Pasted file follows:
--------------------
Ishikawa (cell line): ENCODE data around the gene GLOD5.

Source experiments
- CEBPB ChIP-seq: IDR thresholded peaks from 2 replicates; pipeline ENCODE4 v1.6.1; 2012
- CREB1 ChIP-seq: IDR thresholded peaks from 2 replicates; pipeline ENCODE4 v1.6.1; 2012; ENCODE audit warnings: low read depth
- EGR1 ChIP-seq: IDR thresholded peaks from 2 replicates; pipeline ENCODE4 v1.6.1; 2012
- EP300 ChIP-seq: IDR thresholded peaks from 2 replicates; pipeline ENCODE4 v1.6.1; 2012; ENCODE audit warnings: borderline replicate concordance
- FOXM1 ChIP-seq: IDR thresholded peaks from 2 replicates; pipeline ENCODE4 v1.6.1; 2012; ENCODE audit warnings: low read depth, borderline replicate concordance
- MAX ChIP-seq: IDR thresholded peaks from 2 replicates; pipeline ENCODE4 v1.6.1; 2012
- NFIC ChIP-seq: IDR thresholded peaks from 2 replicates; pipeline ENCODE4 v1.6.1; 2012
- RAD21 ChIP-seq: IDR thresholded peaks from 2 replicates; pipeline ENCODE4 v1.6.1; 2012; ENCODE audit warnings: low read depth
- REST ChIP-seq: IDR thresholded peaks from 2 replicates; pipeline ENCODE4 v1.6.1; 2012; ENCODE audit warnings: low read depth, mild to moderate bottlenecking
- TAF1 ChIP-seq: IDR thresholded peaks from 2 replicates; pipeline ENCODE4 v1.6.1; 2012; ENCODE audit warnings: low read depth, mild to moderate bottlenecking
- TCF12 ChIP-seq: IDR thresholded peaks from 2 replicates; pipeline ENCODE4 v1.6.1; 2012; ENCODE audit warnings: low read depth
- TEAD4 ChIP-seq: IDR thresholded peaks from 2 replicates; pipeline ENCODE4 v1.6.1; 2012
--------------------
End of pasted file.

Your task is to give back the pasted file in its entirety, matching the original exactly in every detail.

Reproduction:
Ishikawa (cell line): ENCODE data around the gene GLOD5.

Source experiments
- CEBPB ChIP-seq: IDR thresholded peaks from 2 replicates; pipeline ENCODE4 v1.6.1; 2012
- CREB1 ChIP-seq: IDR thresholded peaks from 2 replicates; pipeline ENCODE4 v1.6.1; 2012; ENCODE audit warnings: low read depth
- EGR1 ChIP-seq: IDR thresholded peaks from 2 replicates; pipeline ENCODE4 v1.6.1; 2012
- EP300 ChIP-seq: IDR thresholded peaks from 2 replicates; pipeline ENCODE4 v1.6.1; 2012; ENCODE audit warnings: borderline replicate concordance
- FOXM1 ChIP-seq: IDR thresholded peaks from 2 replicates; pipeline ENCODE4 v1.6.1; 2012; ENCODE audit warnings: low read depth, borderline replicate concordance
- MAX ChIP-seq: IDR thresholded peaks from 2 replicates; pipeline ENCODE4 v1.6.1; 2012
- NFIC ChIP-seq: IDR thresholded peaks from 2 replicates; pipeline ENCODE4 v1.6.1; 2012
- RAD21 ChIP-seq: IDR thresholded peaks from 2 replicates; pipeline ENCODE4 v1.6.1; 2012; ENCODE audit warnings: low read depth
- REST ChIP-seq: IDR thresholded peaks from 2 replicates; pipeline ENCODE4 v1.6.1; 2012; ENCODE audit warnings: low read depth, mild to moderate bottlenecking
- TAF1 ChIP-seq: IDR thresholded peaks from 2 replicates; pipeline ENCODE4 v1.6.1; 2012; ENCODE audit warnings: low read depth, mild to moderate bottlenecking
- TCF12 ChIP-seq: IDR thresholded peaks from 2 replicates; pipeline ENCODE4 v1.6.1; 2012; ENCODE audit warnings: low read depth
- TEAD4 ChIP-seq: IDR thresholded peaks from 2 replicates; pipeline ENCODE4 v1.6.1; 2012